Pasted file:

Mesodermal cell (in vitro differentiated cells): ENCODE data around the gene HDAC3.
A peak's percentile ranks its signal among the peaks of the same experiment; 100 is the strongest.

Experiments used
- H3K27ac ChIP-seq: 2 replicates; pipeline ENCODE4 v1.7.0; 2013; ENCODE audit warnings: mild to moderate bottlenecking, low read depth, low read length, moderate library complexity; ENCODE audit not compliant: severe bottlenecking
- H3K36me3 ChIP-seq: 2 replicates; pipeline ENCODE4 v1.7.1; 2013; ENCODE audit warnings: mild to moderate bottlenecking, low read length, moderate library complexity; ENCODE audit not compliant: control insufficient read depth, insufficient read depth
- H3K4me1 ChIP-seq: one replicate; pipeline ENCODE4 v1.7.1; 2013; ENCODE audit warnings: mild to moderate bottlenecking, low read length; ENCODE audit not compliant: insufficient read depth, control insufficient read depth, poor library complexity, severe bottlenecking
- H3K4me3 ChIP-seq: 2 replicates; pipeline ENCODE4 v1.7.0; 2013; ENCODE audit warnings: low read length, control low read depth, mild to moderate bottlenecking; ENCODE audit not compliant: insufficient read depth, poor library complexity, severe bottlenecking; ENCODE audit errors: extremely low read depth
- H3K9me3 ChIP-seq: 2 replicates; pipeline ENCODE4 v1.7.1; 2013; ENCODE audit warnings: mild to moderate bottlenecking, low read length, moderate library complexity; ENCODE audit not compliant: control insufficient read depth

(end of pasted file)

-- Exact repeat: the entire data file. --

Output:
Mesodermal cell (in vitro differentiated cells): ENCODE data around the gene HDAC3.
A peak's percentile ranks its signal among the peaks of the same experiment; 100 is the strongest.

Experiments used
- H3K27ac ChIP-seq: 2 replicates; pipeline ENCODE4 v1.7.0; 2013; ENCODE audit warnings: mild to moderate bottlenecking, low read depth, low read length, moderate library complexity; ENCODE audit not compliant: severe bottlenecking
- H3K36me3 ChIP-seq: 2 replicates; pipeline ENCODE4 v1.7.1; 2013; ENCODE audit warnings: mild to moderate bottlenecking, low read length, moderate library complexity; ENCODE audit not compliant: control insufficient read depth, insufficient read depth
- H3K4me1 ChIP-seq: one replicate; pipeline ENCODE4 v1.7.1; 2013; ENCODE audit warnings: mild to moderate bottlenecking, low read length; ENCODE audit not compliant: insufficient read depth, control insufficient read depth, poor library complexity, severe bottlenecking
- H3K4me3 ChIP-seq: 2 replicates; pipeline ENCODE4 v1.7.0; 2013; ENCODE audit warnings: low read length, control low read depth, mild to moderate bottlenecking; ENCODE audit not compliant: insufficient read depth, poor library complexity, severe bottlenecking; ENCODE audit errors: extremely low read depth
- H3K9me3 ChIP-seq: 2 replicates; pipeline ENCODE4 v1.7.1; 2013; ENCODE audit warnings: mild to moderate bottlenecking, low read length, moderate library complexity; ENCODE audit not compliant: control insufficient read depth